Marlena Hartz: Freedom Newspapers
The ballet didn’t feature ballerinas. It featured gravity defying pilots, military mavericks, and their planes. Hundreds of onlookers were awed Saturday by the aerial and ground displays at Cannon Air Force Base. The airshow, Air Expo 2005, was a celebration of pure might.
Innovative civilians used newspapers, towels, paper plates and cupped hands to shield their eyes from the day’s blaring rays. The menagerie of planes that soared through the sky were sometimes hard to spot, and even harder to keep in sight. They cut through the sky at daring speeds — the famous F-16 capable of traveling twice the speed of sound, according to one pilot.
Some of F-16s that comprise Cannon’s arsenal were parked for display Saturday; others swept periodically through the sky.
“This is a way for us to bring the community out and show them what we do. They take good care of us on a daily basis, so this is our way of saying thanks,” said Cpt. Kerre Ellis, airshow director.
The airshow was free to the public. Buses manned by fatigue-clad Cannon personnel shuttled civilians through the base, which is generally off limits to the public.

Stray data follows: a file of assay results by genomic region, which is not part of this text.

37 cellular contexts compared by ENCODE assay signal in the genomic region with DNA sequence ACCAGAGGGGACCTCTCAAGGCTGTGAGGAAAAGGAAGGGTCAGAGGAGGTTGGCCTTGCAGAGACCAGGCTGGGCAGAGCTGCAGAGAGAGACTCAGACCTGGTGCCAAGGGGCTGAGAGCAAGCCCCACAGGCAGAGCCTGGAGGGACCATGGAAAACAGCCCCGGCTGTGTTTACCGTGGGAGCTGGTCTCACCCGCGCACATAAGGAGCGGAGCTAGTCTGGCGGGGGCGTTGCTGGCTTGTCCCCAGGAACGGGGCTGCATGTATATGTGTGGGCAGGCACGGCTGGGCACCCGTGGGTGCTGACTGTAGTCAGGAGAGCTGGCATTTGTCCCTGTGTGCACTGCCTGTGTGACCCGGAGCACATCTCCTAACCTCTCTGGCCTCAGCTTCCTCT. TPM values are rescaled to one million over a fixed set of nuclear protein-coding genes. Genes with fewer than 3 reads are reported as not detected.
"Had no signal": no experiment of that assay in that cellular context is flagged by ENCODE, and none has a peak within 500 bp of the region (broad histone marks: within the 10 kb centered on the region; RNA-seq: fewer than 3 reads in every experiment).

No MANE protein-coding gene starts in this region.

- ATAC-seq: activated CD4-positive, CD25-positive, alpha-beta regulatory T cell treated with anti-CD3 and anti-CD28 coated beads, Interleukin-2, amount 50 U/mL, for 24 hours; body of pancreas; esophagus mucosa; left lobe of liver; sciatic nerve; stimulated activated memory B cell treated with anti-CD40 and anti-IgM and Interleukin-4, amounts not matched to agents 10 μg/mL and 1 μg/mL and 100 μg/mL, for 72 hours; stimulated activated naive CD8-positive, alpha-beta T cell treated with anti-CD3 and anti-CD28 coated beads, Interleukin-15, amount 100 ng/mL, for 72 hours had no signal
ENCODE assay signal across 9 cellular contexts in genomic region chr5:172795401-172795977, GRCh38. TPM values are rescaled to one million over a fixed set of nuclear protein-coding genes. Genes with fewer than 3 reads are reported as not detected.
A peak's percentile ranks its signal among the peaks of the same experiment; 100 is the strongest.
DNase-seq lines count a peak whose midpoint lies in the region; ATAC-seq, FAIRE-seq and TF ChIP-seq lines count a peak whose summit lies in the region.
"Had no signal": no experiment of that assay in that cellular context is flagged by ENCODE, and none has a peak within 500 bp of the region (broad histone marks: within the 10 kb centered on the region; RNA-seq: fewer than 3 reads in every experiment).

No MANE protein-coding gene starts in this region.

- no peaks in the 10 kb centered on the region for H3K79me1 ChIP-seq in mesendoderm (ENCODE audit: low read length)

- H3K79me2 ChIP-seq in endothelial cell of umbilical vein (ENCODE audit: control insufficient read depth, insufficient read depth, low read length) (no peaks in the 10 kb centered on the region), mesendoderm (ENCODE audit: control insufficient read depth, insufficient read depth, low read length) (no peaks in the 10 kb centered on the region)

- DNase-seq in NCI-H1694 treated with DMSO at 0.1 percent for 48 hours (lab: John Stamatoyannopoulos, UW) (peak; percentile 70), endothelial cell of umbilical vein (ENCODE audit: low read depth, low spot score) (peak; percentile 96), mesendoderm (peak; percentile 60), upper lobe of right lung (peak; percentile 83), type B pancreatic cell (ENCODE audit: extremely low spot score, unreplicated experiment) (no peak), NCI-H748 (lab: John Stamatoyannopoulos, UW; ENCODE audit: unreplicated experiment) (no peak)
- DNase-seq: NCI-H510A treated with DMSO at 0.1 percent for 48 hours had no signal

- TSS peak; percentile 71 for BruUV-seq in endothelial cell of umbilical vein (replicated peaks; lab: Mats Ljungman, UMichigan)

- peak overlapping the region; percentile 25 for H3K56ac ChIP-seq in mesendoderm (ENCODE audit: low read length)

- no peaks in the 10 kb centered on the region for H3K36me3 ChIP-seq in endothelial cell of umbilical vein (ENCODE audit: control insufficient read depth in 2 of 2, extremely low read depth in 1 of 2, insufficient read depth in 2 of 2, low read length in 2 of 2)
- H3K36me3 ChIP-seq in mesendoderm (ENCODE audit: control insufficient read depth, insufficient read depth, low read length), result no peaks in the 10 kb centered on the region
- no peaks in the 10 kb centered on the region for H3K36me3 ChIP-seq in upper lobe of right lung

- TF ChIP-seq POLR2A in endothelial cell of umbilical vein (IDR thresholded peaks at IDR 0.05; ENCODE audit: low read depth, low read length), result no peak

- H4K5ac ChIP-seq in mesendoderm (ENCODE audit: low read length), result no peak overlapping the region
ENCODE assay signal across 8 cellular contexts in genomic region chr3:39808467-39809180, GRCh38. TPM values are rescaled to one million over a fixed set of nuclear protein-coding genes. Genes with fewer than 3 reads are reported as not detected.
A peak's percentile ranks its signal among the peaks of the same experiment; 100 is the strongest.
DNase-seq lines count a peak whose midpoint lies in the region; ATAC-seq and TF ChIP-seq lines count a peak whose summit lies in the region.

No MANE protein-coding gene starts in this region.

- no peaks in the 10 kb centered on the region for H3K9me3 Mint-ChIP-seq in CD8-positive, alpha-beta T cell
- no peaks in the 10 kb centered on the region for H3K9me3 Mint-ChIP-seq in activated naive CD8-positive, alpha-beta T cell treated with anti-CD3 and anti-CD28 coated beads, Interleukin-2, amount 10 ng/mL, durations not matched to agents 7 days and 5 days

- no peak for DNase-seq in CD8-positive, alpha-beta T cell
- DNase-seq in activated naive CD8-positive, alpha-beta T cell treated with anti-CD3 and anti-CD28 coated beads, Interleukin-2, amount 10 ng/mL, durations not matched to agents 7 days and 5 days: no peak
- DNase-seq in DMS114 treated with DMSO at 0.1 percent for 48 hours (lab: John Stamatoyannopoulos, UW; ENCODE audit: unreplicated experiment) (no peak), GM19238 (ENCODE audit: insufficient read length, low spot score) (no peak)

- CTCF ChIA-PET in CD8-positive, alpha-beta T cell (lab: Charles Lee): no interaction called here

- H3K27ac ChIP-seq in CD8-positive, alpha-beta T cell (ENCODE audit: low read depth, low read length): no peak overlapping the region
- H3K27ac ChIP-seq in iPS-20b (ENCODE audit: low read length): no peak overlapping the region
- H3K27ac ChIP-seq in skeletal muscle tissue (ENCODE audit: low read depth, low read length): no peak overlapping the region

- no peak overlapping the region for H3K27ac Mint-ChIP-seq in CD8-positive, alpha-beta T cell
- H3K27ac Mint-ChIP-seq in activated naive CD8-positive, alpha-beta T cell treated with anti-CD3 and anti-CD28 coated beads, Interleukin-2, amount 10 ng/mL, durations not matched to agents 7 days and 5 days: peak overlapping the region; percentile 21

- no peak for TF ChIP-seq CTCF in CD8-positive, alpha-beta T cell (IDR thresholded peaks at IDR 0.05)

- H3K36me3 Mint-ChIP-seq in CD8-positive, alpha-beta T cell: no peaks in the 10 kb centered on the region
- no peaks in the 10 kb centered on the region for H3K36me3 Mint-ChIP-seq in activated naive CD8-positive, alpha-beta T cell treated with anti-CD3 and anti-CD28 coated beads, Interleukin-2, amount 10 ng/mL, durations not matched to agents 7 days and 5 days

But Saturday’s goal, Ellis said, was synergy — among pilots and planes, among stunt crews, and above all, among civilians and military.
“We like anything to do with the military,” show attendee Lori Ukens said. “My husband is a private pilot. He just loves (the airshow). He understands how difficult this is,” said Ukens, squinting and seated in a lawn chair.
In the sky, trails of pink smoke blazed from the tail pipes of planes. Full-time airshow pilot Tim Weber flew his compact Extra 300 fearlessly. He shot straight into the air and dove to the ground, pausing to roll and spiral in the sky.
“These guys put their hearts into it,” said airshow announcer Mike Stogner.
It doesn’t go unnoticed.
“It’s awesome. I’ve never seen anything like this before,” said Lorelei Schram, 19.
Airborne stuntmen and planes had some stationary compatriots.
A variety of giant planes were parked along Cannon’s runway. Pilots stood outside and greeted Cannon tourists who strolled through the interiors of an KC-10A Extender, a Combat Talon II, and an E-3 Sentry AWACS. The Extender is a fuel station; the submarine-style Talon an all-weather, night-mission flier, and the Sentry a self-sustained air traffic control center.
One Portales 12-year-old was pretty psyched about her location — the bed of the Talon, a dark mess of exposed wires and metal. “It’s pretty cool,” Savannah Bonds said.
“I could spend all day in here,” piped another tiny plane tourist, Mahala Neumann, 6, of Amarillo, who later inspected the cockpit of the massive plane.
The pony-tailed 6-year-old was just one in a string endlessly curious tourists; many, for the first time, shaking hands with a sometimes faceless, and usually mysterious, military.